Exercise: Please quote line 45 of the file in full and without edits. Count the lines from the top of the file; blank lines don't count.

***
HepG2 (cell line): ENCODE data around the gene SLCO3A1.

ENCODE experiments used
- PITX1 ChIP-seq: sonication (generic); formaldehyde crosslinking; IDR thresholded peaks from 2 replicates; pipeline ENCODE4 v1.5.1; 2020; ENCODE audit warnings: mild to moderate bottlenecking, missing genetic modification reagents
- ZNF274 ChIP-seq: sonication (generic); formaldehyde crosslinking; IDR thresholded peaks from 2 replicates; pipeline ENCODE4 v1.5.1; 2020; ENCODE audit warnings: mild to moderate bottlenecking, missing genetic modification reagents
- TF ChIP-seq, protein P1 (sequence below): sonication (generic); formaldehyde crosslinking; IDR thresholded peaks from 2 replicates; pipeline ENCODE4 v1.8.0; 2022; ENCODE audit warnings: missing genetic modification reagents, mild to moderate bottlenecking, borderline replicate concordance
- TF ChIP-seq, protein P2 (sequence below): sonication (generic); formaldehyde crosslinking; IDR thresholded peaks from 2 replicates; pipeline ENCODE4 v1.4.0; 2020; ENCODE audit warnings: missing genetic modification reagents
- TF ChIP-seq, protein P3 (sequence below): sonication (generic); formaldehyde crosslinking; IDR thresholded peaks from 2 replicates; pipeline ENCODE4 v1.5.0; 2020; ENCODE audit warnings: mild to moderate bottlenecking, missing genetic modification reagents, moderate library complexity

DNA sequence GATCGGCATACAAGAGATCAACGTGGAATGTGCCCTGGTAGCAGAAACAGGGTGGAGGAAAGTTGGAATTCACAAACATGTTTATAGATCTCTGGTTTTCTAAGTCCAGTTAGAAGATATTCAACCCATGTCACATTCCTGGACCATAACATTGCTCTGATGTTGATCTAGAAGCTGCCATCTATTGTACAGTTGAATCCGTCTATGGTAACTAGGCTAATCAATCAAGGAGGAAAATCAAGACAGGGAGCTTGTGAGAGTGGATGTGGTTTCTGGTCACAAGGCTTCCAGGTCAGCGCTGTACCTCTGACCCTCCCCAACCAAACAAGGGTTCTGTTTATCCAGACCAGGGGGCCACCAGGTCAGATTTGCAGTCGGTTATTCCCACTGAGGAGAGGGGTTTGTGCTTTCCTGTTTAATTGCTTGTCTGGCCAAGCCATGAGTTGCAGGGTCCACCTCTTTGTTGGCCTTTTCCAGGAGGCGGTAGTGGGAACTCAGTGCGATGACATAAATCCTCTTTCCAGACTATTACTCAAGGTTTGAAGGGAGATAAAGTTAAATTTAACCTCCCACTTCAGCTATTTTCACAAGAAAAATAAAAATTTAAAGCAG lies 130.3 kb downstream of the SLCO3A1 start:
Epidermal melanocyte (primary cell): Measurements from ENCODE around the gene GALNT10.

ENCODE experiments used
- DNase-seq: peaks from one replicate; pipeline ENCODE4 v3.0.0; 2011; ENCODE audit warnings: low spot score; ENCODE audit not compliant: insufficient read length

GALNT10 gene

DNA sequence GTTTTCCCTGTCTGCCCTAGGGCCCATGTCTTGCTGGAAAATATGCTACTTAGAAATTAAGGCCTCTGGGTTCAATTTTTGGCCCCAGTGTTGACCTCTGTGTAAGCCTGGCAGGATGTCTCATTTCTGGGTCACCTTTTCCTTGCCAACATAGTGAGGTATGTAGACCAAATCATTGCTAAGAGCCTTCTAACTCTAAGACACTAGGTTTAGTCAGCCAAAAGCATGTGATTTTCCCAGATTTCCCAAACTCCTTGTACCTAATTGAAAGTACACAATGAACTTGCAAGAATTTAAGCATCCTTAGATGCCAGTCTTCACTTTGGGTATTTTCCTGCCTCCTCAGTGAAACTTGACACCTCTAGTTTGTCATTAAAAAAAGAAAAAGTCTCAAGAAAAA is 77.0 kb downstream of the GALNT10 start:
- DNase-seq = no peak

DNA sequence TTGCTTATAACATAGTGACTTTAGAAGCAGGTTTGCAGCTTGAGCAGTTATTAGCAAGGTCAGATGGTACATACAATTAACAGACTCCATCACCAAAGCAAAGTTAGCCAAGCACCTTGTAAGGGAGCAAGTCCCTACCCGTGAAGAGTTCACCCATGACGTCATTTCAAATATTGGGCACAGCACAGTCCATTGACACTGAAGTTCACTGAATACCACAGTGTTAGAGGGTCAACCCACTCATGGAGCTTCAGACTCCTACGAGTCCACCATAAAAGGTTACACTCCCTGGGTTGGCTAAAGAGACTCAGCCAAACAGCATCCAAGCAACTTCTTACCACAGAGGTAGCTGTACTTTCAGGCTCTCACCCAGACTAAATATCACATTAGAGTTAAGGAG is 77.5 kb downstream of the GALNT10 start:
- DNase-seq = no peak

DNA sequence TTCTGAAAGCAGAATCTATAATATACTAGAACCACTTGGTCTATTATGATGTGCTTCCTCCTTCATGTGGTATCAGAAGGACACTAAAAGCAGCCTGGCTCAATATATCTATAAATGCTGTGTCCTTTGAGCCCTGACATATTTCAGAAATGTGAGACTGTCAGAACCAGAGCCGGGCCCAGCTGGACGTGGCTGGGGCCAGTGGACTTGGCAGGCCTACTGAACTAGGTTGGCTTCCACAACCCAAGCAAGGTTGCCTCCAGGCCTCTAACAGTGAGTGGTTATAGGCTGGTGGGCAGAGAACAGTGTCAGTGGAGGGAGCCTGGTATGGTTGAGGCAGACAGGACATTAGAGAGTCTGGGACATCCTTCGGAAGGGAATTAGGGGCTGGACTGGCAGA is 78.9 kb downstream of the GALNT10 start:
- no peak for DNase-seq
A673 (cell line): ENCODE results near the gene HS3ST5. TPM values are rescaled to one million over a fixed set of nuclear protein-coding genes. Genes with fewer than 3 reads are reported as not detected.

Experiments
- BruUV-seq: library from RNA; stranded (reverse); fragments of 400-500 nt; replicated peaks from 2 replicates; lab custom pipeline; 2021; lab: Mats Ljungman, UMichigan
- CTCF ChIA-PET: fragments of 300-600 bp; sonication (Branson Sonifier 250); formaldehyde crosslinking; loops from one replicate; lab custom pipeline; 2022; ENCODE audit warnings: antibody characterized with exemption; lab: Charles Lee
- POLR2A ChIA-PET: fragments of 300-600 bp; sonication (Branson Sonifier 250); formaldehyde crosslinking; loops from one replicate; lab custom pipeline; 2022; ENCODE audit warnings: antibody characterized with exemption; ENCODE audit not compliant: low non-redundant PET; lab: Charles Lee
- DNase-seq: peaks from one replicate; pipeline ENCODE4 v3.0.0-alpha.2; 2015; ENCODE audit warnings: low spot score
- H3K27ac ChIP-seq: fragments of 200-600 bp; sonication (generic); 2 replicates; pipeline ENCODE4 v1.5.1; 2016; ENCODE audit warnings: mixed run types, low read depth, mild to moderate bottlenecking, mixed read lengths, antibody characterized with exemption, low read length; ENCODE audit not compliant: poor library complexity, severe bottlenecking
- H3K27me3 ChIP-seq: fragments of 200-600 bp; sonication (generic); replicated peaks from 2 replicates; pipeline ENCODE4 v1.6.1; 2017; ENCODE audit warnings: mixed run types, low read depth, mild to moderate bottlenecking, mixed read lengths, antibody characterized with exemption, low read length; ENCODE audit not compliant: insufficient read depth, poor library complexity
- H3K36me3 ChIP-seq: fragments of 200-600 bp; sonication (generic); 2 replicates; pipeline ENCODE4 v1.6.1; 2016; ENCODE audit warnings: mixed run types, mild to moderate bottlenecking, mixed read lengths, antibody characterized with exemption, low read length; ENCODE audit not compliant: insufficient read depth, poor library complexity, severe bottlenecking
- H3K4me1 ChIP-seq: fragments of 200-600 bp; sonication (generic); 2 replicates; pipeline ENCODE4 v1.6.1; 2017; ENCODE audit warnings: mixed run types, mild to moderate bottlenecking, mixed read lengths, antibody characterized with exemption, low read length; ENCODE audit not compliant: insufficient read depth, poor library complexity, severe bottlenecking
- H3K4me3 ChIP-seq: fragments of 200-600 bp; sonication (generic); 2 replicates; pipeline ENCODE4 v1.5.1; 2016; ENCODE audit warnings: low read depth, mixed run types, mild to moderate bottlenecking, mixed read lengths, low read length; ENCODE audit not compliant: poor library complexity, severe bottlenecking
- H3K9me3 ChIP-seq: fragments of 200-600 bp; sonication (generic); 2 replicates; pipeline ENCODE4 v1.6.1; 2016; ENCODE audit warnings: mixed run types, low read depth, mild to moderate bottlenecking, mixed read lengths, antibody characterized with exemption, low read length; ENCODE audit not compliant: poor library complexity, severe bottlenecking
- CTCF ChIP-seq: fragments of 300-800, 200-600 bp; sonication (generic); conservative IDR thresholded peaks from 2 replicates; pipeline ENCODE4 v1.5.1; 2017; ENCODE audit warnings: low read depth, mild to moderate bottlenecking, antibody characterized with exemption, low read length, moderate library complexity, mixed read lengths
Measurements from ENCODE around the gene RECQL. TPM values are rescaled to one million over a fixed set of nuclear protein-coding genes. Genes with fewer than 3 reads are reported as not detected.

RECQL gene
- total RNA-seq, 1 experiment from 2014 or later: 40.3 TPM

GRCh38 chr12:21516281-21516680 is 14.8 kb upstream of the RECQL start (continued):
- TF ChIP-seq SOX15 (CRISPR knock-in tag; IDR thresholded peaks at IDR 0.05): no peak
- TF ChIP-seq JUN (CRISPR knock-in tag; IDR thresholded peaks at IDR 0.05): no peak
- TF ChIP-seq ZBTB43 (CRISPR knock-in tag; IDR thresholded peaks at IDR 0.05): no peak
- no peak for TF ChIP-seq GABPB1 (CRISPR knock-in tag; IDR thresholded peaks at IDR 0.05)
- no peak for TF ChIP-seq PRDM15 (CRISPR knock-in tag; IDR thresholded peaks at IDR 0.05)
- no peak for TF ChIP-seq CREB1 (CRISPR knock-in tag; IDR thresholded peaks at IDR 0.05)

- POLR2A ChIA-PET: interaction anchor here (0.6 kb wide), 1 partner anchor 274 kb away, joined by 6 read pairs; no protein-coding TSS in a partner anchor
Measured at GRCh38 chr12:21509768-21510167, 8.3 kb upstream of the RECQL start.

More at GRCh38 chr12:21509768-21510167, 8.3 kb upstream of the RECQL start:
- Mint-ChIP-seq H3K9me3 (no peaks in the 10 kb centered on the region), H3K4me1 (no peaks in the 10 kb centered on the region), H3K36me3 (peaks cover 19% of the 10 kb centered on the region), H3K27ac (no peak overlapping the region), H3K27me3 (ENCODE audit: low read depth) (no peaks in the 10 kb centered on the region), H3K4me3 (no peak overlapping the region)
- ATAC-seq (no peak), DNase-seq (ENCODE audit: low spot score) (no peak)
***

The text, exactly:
- Mint-ChIP-seq H3K9me3 (no peaks in the 10 kb centered on the region), H3K4me1 (no peaks in the 10 kb centered on the region), H3K36me3 (peaks cover 19% of the 10 kb centered on the region), H3K27ac (no peak overlapping the region), H3K27me3 (ENCODE audit: low read depth) (no peaks in the 10 kb centered on the region), H3K4me3 (no peak overlapping the region)